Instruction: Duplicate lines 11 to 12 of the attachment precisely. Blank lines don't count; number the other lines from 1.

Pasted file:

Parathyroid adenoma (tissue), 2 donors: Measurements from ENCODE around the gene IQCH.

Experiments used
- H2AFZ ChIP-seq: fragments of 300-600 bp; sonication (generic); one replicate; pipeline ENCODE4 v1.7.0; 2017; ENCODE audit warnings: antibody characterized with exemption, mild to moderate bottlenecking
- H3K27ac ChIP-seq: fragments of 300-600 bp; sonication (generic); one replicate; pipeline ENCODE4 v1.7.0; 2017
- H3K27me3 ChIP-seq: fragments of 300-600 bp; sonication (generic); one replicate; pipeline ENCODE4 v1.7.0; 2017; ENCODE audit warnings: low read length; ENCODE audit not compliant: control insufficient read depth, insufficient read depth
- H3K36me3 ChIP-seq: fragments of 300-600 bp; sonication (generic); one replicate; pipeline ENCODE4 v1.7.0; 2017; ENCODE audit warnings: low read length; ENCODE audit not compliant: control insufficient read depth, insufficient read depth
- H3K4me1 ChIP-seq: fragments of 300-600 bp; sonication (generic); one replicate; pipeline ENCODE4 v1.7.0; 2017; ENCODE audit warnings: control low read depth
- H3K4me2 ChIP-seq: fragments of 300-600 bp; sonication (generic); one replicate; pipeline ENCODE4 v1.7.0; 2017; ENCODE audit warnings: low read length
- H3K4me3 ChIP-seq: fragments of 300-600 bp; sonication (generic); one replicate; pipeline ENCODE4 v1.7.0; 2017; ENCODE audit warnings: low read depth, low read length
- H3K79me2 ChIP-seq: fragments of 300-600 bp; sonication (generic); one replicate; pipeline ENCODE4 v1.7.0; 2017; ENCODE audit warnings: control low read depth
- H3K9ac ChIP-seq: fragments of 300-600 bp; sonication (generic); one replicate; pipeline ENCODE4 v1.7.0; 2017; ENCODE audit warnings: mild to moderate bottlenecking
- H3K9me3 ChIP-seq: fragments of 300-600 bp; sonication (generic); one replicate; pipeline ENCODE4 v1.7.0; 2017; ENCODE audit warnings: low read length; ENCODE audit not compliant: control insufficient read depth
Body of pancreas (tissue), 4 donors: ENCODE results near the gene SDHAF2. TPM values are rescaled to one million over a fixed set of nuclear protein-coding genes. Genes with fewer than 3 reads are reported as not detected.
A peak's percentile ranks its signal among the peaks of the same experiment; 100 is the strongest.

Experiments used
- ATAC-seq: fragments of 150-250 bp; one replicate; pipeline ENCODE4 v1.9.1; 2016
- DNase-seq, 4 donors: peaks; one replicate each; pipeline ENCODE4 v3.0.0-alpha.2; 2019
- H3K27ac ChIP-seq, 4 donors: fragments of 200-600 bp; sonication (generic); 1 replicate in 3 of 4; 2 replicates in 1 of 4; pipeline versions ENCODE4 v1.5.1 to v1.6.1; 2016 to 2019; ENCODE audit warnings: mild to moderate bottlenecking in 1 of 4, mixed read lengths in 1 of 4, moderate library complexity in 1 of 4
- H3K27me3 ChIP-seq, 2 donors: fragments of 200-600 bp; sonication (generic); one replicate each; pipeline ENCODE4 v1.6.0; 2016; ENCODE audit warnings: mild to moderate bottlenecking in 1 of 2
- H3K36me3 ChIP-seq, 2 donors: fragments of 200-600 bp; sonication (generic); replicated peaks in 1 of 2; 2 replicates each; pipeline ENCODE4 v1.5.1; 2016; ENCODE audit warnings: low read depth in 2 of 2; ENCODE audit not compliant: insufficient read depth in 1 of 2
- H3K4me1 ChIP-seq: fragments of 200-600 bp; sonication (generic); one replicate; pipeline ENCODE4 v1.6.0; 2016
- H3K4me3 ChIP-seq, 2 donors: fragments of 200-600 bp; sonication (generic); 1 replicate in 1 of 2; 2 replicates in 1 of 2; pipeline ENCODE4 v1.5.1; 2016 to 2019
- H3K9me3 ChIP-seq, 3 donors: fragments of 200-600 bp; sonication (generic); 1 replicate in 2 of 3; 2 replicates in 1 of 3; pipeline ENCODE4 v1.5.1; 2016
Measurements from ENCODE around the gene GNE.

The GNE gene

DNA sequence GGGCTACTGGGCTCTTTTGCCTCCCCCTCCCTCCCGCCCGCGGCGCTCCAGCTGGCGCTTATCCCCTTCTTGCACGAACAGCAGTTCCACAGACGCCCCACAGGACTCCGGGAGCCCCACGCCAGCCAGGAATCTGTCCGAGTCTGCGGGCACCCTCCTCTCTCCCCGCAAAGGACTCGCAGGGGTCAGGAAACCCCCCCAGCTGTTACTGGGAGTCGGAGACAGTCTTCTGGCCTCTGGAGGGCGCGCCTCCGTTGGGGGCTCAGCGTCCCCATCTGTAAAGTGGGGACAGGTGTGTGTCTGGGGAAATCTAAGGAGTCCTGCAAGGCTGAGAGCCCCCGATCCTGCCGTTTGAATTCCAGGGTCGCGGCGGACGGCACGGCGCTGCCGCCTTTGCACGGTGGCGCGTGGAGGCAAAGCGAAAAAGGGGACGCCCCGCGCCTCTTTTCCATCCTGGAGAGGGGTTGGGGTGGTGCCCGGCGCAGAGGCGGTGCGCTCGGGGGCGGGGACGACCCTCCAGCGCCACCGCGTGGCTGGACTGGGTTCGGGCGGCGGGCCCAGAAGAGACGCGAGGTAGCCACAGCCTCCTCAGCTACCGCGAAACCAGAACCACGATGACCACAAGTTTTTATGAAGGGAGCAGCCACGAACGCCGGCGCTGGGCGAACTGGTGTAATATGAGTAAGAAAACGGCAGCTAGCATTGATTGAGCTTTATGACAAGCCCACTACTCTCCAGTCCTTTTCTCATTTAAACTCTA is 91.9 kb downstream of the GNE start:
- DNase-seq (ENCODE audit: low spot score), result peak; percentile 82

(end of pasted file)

- H3K9ac ChIP-seq: fragments of 300-600 bp; sonication (generic); one replicate; pipeline ENCODE4 v1.7.0; 2017; ENCODE audit warnings: mild to moderate bottlenecking
- H3K9me3 ChIP-seq: fragments of 300-600 bp; sonication (generic); one replicate; pipeline ENCODE4 v1.7.0; 2017; ENCODE audit warnings: low read length; ENCODE audit not compliant: control insufficient read depth